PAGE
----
The Detroit Institute of Art may be going through a bit of a rough time with funding and politics, and while I don't understand the logistics completely, nor am I sure of the future of this museum — I can tell you it is one of (if not the) best art museums I have ever been in. Everyone in our group agreed that we had pretty low expectations (being Detroit) but we were all blown away by the massive collection, the quality of the collection and the sheer size of the museum itself. I could have spent days here.
DIA Eye Spy 3 of 11
Many of the rooms in the DIA had these little 'Eye Spy' plaques on the wall, right at kid level. My eight-year-old would have loved finding all of the hidden clues contained in each one.
DIA Interior 4 of 11
The most well-known art in the DIA are the enormous Detroit Industry Murals by Diego Rivera. The detail in each one and the history portrayed in these 27 panels are worth the trip alone. There is art from every time period in the DIA, from the ivory casket carving on the lower left dating in the 1300's to the contemporary take on classic art by Kehinde Wiley.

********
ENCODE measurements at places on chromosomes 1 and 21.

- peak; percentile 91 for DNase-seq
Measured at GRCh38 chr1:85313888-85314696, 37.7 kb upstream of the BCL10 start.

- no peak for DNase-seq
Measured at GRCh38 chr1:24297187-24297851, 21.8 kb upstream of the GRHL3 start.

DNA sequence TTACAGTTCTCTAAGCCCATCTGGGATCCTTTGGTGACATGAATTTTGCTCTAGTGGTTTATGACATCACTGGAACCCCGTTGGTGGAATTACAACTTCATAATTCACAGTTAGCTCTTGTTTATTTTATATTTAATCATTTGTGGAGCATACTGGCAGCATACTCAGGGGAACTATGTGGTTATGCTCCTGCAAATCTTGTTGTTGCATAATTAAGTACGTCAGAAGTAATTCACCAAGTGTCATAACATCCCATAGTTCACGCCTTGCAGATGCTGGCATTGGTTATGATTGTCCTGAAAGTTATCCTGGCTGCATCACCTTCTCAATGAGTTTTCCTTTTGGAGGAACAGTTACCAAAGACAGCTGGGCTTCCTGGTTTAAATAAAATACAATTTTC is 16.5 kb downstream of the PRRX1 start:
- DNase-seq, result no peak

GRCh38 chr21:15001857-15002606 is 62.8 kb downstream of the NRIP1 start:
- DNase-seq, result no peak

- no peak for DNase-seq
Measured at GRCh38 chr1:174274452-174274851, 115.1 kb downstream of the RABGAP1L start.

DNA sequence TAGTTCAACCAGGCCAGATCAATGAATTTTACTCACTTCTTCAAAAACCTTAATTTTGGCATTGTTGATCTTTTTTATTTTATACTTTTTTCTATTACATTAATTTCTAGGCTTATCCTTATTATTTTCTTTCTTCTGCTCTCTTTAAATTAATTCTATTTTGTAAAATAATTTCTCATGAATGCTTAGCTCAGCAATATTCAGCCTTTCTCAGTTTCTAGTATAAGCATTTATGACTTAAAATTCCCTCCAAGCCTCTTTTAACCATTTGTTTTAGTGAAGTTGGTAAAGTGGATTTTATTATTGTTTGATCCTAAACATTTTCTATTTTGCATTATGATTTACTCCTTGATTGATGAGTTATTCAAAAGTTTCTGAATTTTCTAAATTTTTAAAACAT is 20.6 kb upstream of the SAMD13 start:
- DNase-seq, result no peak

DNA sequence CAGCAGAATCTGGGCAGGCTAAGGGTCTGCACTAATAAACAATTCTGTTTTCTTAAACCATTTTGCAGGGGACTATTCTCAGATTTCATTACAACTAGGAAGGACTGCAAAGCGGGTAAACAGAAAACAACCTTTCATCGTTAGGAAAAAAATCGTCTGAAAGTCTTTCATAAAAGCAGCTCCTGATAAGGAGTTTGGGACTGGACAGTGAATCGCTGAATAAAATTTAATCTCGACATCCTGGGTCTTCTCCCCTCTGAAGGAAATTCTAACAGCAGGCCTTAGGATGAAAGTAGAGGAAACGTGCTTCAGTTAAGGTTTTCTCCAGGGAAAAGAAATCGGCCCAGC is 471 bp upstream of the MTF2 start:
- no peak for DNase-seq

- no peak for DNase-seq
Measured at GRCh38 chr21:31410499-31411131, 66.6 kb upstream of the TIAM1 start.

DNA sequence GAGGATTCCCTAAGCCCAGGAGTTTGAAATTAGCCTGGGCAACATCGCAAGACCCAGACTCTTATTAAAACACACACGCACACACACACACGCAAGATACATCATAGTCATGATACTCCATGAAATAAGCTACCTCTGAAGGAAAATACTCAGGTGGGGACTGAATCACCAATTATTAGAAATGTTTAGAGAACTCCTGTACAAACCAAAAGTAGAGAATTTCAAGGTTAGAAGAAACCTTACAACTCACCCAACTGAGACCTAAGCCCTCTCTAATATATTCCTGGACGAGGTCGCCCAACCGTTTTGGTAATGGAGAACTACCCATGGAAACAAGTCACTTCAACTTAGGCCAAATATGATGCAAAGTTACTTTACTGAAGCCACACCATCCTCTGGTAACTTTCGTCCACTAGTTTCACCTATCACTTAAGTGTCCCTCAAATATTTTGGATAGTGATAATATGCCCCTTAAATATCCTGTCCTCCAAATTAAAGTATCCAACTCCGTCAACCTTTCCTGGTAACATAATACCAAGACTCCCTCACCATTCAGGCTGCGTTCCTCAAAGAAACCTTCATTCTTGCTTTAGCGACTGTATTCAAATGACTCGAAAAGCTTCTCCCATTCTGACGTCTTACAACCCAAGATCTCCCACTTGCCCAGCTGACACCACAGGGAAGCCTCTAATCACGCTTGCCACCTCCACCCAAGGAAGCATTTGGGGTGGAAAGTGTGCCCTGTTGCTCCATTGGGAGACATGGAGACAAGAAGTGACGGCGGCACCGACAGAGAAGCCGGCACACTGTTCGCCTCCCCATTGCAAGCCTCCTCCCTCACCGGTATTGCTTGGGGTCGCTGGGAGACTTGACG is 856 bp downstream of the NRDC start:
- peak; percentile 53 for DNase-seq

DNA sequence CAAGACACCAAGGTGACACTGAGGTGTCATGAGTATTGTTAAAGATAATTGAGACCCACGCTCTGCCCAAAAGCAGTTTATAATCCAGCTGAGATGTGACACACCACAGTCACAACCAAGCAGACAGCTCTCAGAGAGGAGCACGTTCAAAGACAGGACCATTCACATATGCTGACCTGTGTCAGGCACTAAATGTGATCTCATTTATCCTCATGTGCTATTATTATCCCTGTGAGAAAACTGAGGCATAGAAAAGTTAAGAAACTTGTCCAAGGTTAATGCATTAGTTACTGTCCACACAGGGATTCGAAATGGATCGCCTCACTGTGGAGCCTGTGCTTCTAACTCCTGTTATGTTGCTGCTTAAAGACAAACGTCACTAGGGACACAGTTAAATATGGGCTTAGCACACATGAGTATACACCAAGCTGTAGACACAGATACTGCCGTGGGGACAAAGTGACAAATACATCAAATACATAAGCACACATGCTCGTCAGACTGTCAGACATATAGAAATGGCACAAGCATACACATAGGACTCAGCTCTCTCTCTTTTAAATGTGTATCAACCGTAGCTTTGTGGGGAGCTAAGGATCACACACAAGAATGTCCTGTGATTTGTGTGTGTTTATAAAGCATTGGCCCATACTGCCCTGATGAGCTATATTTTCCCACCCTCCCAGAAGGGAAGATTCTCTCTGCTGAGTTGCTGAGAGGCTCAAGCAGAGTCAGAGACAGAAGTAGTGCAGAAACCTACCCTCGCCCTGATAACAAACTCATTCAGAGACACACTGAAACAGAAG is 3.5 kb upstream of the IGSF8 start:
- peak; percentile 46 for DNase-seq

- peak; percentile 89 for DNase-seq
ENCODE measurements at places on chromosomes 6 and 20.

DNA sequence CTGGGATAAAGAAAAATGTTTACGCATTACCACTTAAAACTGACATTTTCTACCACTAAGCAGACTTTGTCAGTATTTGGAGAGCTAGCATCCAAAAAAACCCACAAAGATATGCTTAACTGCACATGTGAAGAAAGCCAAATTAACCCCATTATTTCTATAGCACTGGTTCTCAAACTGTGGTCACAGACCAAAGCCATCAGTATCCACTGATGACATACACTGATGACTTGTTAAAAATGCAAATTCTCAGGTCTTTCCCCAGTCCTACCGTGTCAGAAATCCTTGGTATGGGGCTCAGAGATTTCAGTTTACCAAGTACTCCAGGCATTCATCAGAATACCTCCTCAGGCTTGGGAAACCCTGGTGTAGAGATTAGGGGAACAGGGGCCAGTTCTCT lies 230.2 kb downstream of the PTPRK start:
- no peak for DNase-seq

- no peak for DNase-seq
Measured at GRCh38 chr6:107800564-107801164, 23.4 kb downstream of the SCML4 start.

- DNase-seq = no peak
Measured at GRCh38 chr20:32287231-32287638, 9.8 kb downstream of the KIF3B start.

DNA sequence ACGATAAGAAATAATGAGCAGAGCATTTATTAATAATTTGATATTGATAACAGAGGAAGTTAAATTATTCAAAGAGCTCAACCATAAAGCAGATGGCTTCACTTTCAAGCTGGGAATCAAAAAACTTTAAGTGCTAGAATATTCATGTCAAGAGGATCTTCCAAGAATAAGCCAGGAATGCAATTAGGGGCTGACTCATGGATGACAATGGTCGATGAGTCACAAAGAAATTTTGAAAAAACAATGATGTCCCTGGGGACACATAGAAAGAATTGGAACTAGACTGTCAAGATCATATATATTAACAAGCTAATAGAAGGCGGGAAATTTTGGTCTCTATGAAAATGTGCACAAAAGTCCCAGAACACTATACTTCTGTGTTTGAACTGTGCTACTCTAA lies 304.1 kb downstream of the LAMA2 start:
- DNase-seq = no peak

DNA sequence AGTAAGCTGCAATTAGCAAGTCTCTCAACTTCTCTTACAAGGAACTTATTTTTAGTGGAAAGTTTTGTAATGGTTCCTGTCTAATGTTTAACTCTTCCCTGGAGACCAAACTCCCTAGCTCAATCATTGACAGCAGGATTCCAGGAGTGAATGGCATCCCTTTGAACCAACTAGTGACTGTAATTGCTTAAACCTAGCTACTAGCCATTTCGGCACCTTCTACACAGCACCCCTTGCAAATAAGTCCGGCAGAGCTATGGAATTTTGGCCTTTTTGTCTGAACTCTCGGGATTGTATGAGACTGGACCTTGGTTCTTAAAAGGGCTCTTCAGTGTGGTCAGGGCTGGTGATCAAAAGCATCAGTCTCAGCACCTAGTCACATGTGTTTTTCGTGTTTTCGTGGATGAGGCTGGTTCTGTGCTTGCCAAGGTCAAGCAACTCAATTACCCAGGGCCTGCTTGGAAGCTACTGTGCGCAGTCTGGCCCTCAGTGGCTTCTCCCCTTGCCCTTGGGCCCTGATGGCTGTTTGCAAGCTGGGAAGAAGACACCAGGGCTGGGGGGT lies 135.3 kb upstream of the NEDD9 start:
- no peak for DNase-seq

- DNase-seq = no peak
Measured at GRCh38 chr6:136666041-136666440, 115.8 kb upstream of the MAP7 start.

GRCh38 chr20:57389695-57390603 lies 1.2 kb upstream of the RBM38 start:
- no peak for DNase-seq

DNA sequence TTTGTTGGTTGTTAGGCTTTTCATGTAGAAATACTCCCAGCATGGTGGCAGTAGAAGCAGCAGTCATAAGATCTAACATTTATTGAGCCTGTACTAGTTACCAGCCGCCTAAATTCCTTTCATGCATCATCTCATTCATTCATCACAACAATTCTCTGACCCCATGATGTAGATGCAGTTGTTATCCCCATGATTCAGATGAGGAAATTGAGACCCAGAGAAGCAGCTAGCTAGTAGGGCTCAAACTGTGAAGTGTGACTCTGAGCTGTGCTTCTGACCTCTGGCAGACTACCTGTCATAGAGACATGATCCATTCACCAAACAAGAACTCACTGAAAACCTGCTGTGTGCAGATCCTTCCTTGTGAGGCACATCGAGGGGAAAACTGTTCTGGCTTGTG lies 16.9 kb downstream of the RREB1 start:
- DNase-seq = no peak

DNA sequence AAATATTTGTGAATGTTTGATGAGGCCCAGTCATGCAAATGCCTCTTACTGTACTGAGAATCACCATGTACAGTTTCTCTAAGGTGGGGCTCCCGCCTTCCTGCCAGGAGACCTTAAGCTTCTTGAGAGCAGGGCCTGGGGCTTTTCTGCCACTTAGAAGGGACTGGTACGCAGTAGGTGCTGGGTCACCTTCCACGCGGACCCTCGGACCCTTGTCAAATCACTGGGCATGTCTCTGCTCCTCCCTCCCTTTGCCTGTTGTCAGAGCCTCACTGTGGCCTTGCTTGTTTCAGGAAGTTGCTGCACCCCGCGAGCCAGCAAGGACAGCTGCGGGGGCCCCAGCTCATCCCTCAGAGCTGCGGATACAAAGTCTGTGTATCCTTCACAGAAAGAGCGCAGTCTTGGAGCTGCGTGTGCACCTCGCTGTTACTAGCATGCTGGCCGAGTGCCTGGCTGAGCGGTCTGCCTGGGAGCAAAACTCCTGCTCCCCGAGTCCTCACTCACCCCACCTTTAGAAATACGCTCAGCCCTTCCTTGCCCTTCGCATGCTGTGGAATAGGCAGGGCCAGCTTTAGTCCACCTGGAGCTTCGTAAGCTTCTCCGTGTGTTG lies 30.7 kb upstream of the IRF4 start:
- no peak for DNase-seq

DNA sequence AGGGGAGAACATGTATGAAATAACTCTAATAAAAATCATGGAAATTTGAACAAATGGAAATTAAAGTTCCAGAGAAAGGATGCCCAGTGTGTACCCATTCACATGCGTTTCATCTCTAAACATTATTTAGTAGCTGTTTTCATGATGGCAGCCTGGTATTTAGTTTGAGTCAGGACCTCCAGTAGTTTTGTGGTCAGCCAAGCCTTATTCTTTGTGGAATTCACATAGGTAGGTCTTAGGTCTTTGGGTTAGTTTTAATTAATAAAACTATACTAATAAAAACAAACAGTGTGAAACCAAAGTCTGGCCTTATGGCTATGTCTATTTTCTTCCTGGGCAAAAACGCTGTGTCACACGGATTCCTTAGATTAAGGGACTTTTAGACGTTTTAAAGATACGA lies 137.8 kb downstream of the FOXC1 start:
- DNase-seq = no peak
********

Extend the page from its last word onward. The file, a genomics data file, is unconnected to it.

Detroit Artists Market 5 of 11
The Detroit Artists Market houses not only a gallery featuring local artists, but a store as well, featuring handmade art and gifts from local artists. I bought an upcycled plate with a painting of a squirrel standing on a nut holding out a flower while there. It's one of my favorite pieces of art in my house.
Contemporary Art Detroit 6 of 11
The MoCAD is a museum crafted out of a former auto dealership, appropriate for Detroit, no? It houses an ever changing display of contemporary art and is only minutes away from the DAM (Detroit Artists Market) and the DIA (Detroit Institute of Art) making it an easy stop to make an art trip to Detroit complete.
The Broad 7 of 11
The Broad (pronounced 'brode') sits on the Michigan State University campus in East Lansing. The building, designed by Zaha Hadid, is impossible to miss and the aesthetics outside only slightly rival the unique design inside. While this was a quick stop on our trip, it was worth it to be able to experience a building and collection this unique.